New HDTV models from Sharp and other vendors promise crisper images, once 1080p content arrives.
As DigitMag reports...
The great high-definition television set currently available in Japan and the US may no longer be the best on the block. While most high-definition sets sold today have native screen resolutions that support the 720p high-def screen format (720 lines of progressive-scan video), a new contingent of 40-inch and larger sets offer native support for the 1080p format. The effect of the higher resolution is debatable now, but these sets will eventually mean improved pictures.
Sharp already has 1080p sets in its popular Aquos lines of LCD TVs - but only in the newer 45-inch models. Samsung has promised to deliver a 56-inch 1080p version of its sleek pedestal-mounted DLP (Digital Light Processing) set this spring, followed in June by a 67-inch tabletop DLP set. And LG has announced both a 62-inch 1080p DLP set and a 55-inch 1080p LCD TV.
Not surprisingly, these high-res sets will command a premium price: Samsung's 56-inch 1080p DLP is expected to cost over £3,000, compared with the price of about £2,000 for its 56-inch 720p version. But even budget vendors such as the Syntax Group will be selling 1080p products.
With progressive scanning, the set draws each of the 720 or 1080 lines in an image one after the other. By contrast, sets that use the interlaced method (signified with an "i" after the number of lines of resolution) scan every other line, so only half of the set's lines are "firing" at a given time. Interlacing allows for greater resolution at lower bandwidth, but it can produce flicker if you're watching sports or other content showing rapid movement.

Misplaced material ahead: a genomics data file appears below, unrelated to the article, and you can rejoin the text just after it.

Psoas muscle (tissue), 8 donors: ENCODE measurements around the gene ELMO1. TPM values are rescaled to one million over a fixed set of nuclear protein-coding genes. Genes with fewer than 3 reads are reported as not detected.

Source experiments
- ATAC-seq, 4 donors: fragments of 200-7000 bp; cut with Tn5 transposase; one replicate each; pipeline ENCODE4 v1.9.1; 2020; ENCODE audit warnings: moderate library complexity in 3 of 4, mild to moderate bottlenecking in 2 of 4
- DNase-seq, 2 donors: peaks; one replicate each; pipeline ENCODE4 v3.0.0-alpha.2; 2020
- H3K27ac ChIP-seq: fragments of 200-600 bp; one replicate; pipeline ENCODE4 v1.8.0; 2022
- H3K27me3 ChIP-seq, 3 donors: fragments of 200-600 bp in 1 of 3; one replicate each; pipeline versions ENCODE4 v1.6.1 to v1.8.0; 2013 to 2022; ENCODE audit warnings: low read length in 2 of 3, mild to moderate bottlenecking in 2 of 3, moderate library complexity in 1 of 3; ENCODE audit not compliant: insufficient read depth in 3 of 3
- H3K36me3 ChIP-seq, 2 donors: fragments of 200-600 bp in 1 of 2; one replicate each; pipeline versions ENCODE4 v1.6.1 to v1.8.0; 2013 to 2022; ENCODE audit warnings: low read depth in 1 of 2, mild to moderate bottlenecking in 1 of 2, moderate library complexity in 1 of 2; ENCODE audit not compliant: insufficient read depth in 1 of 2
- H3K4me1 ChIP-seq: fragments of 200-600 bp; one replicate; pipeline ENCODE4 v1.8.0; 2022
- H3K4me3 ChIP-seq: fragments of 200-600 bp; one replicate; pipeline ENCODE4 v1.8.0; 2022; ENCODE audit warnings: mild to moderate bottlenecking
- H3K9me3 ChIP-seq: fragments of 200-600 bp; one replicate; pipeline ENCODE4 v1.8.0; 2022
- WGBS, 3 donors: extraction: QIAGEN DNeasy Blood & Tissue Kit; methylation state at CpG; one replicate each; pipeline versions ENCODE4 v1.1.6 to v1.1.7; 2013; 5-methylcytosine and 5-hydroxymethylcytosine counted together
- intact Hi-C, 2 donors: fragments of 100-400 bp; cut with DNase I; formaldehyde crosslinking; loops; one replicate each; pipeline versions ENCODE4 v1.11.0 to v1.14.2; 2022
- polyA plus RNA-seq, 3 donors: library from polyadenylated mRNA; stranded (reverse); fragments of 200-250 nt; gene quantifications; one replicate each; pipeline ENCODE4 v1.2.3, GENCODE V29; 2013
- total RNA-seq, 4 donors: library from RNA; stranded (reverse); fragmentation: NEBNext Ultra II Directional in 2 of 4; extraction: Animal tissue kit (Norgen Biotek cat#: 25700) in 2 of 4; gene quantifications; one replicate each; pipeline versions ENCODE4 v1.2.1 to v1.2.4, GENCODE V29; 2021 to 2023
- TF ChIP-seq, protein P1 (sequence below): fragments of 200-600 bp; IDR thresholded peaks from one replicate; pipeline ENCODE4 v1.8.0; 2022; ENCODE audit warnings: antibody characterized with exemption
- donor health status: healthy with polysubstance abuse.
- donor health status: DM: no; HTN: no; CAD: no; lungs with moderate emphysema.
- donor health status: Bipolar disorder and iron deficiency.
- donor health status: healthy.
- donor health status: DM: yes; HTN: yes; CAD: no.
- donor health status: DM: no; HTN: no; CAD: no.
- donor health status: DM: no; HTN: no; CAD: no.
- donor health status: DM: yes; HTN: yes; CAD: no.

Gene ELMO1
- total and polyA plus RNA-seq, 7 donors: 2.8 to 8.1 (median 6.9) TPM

Any set with native support for at least 720p is considered an HDTV. But will HD programs viewed on a 1080p set look better than they do on today's 720p models? The answer depends on the type of HD program. No HD shows are currently broadcast in 1080p; some are recorded in 720p, others in 1080i.
A 720p set de-interlaces the 1080i image and then scales down the 1080 horizontal lines to 720 lines; a 1080p set only has to do the first step, so it should produce a better-looking image. But 720p content is likely to look better on a natively 720p set than on a 1080p model that has to scale the image up.
Samsung and other vendors say that regardless of the content type, the higher screen resolution of 1080p sets will still produce images superior to those of lower-resolution HDTVs, especially on larger sets - in much the way that a blown-up image from a 6-megapixel camera looks better than a blown-up image from a 2-megapixel camera.
In a few years, the argument may become moot: Experts agree that 1080p content will look better on a 1080p set, and at some point Hollywood is expected to start delivering 1080p movies on high-definition discs. Also, new video compression technology could eventually allow 1080p broadcasts. So buying a 1080p set, if your budget permits, might prove a foresighted means of future-proofing. But for at least the next couple of years, having one will probably matter only to people who want state-of-the-art technology, regardless of the cost.
Sky will launch HDTV services in 2006, probably before the football World Cup kicks off in Germany on June 9 2006. NTL has recently been trialing HDTV services over broadband Internet connections.